Alfalfa and forage growers may want consider an insurance program that can help them cover financial risk.
Glenda Blindert, a crop insurance agent at Blindert Insurance Agency, Salem, South Dakota, said growers need to evaluate their operation and look to see if they can cover the costs of any crop they plant.
When it comes to alfalfa and forage, there are many details to be considered.
“Forage seeding coverage is available in many states and counties,” Blindert said. “They need to check with their local agent for the coverage available in their area. This coverage covers the alfalfa from when it was planted for a full year after planting. So if the farmer ends ups with a poor stand or if it dies, he will at least be able to recoup part of the seed cost.”
For example, if someone plants 50 acres in the spring and 10 acres fail within the first year of seeding, he will be paid the payment per acre on the acres that failed or need to be reseeded, she said.
“This policy is working well and helps cover some of the initial cost of seeding,” she said.
A good insurance policy is beneficial because alfalfa is an expensive crop to plant and maintain, she said. “The farmer needs to think about crop insurance on alfalfa, just like he would with corn.”
A grower also needs to consider other risk factors when it comes to alfalfa.
“After the first year of seeding, the insurance coverage isn’t as good right now to protect the production,” Blindert said. “Crop insurance is working to improve that coverage which hopefully will happen in the next couple of years.”
Her recommendation to growers who are planting alfalfa—and if it’s an important crop on their farm—is that they should check with their local agent to see how it can be insured after that first year.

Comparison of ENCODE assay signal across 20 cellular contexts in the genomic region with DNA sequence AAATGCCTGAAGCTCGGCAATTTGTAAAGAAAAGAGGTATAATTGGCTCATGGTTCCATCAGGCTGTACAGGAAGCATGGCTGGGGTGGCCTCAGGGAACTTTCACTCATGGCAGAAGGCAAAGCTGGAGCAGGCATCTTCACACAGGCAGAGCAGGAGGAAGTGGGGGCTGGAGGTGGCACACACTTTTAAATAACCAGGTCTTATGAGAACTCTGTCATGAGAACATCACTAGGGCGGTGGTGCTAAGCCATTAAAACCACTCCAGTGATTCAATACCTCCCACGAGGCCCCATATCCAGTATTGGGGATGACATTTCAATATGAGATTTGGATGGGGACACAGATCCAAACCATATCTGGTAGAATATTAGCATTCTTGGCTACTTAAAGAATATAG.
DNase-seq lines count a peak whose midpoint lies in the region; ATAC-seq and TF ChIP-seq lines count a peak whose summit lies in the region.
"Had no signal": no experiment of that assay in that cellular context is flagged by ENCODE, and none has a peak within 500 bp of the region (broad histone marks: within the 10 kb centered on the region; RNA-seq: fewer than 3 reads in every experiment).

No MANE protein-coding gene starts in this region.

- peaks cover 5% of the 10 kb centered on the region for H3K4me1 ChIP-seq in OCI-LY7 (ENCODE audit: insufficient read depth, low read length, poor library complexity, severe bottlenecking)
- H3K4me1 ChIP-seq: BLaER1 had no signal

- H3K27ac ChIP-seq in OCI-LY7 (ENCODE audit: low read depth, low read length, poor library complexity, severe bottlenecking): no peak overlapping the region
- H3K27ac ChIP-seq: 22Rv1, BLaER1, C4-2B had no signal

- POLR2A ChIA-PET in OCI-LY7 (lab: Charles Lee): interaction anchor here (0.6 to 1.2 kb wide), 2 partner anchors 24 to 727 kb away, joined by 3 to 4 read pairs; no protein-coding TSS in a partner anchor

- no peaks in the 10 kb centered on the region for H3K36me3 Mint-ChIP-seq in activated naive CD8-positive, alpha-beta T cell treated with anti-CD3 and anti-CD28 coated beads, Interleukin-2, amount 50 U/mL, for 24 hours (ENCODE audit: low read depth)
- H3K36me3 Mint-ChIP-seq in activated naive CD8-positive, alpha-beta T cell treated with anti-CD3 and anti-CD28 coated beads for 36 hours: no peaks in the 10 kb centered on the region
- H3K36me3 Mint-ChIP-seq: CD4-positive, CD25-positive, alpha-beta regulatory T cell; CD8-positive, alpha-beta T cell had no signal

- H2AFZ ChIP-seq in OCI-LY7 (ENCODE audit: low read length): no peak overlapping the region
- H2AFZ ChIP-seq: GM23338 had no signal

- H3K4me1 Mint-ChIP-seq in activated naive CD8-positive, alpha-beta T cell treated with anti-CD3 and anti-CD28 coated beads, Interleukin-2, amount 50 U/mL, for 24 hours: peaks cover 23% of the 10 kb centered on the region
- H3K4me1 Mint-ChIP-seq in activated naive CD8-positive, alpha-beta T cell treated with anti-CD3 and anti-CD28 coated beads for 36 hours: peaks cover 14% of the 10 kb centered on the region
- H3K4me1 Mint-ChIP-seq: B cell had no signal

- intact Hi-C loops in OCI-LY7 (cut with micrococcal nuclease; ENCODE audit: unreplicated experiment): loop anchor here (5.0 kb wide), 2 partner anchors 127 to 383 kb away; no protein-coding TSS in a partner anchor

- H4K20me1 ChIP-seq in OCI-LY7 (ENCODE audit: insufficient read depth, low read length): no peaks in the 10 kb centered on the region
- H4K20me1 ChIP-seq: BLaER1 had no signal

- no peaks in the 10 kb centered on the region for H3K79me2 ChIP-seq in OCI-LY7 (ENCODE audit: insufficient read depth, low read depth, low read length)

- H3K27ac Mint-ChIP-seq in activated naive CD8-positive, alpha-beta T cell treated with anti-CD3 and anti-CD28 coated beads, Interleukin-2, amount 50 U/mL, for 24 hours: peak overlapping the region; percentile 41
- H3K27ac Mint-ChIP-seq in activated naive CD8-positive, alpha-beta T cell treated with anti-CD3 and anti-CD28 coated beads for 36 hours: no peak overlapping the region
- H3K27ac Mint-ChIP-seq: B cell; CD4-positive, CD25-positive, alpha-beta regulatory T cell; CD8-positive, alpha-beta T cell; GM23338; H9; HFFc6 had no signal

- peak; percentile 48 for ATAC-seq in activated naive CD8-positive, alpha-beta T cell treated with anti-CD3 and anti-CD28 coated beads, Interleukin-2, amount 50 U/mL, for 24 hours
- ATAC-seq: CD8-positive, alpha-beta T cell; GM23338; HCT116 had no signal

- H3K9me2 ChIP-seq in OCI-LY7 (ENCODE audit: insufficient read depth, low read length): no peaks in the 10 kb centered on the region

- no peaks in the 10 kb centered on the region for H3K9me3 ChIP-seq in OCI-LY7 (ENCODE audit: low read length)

Blindert said growers also need to work with their local Farm Service Agency office to stay in compliance. Dates will vary by region, she said. Fall and spring seeded alfalfa must be reported to FSA.
She has also been evaluating forage production as enterprise units as it still has some improvements to the program that have yet to be made.
“Once we adopt the pending changes for forage production to help with the pricing of it then I think this product will be more attractive,” Blindert said.
Overall, she likes the approach being taken by Congress and the United States Department of Agriculture to help growers.
“I think that crop insurance is moving in the right direction for forage production to make this crop more attractive to plant,” she said. “Right now crop insurance coverage doesn’t offer coverage on par with the other crops, such as soybeans and corn, in our area. I think once the changes in crop insurance are made in crop year 2024 or 2025 this will make it easier to justify planting alfalfa.”
Blindert Insurance is an independent agency that provides crop insurance, plus farm, home and automobile, and business insurance. Glenda Blindert has been a presenter at High Plains Journal’s Alfalfa U events.
Dave Bergmeier can be reached at 620-227-1822 or [email protected].
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